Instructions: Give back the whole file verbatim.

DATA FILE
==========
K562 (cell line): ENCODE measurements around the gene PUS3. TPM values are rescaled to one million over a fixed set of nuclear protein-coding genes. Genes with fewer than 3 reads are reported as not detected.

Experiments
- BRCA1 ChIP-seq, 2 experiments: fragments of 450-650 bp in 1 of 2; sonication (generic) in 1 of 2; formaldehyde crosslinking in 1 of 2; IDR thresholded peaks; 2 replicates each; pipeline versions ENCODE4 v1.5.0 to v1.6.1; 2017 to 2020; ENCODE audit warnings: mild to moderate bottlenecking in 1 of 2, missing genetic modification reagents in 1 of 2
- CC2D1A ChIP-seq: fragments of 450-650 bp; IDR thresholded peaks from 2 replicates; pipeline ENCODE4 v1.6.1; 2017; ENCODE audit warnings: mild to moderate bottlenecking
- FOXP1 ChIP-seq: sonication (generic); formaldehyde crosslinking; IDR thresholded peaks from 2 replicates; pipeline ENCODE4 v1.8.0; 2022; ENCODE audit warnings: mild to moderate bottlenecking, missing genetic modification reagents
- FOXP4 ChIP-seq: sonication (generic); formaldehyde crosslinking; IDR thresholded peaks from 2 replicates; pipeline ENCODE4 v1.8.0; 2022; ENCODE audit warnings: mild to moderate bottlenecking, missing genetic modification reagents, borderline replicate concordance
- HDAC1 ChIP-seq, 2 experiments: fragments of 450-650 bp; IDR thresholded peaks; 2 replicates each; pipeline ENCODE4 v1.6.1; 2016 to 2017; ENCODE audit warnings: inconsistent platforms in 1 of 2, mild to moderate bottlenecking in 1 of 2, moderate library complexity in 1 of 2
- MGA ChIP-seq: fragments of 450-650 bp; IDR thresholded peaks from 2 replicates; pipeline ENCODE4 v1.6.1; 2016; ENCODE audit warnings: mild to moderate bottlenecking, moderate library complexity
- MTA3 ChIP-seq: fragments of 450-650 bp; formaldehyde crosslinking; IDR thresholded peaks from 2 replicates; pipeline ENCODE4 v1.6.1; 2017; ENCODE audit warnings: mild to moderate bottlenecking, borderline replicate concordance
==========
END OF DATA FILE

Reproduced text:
K562 (cell line): ENCODE measurements around the gene PUS3. TPM values are rescaled to one million over a fixed set of nuclear protein-coding genes. Genes with fewer than 3 reads are reported as not detected.

Experiments
- BRCA1 ChIP-seq, 2 experiments: fragments of 450-650 bp in 1 of 2; sonication (generic) in 1 of 2; formaldehyde crosslinking in 1 of 2; IDR thresholded peaks; 2 replicates each; pipeline versions ENCODE4 v1.5.0 to v1.6.1; 2017 to 2020; ENCODE audit warnings: mild to moderate bottlenecking in 1 of 2, missing genetic modification reagents in 1 of 2
- CC2D1A ChIP-seq: fragments of 450-650 bp; IDR thresholded peaks from 2 replicates; pipeline ENCODE4 v1.6.1; 2017; ENCODE audit warnings: mild to moderate bottlenecking
- FOXP1 ChIP-seq: sonication (generic); formaldehyde crosslinking; IDR thresholded peaks from 2 replicates; pipeline ENCODE4 v1.8.0; 2022; ENCODE audit warnings: mild to moderate bottlenecking, missing genetic modification reagents
- FOXP4 ChIP-seq: sonication (generic); formaldehyde crosslinking; IDR thresholded peaks from 2 replicates; pipeline ENCODE4 v1.8.0; 2022; ENCODE audit warnings: mild to moderate bottlenecking, missing genetic modification reagents, borderline replicate concordance
- HDAC1 ChIP-seq, 2 experiments: fragments of 450-650 bp; IDR thresholded peaks; 2 replicates each; pipeline ENCODE4 v1.6.1; 2016 to 2017; ENCODE audit warnings: inconsistent platforms in 1 of 2, mild to moderate bottlenecking in 1 of 2, moderate library complexity in 1 of 2
- MGA ChIP-seq: fragments of 450-650 bp; IDR thresholded peaks from 2 replicates; pipeline ENCODE4 v1.6.1; 2016; ENCODE audit warnings: mild to moderate bottlenecking, moderate library complexity
- MTA3 ChIP-seq: fragments of 450-650 bp; formaldehyde crosslinking; IDR thresholded peaks from 2 replicates; pipeline ENCODE4 v1.6.1; 2017; ENCODE audit warnings: mild to moderate bottlenecking, borderline replicate concordance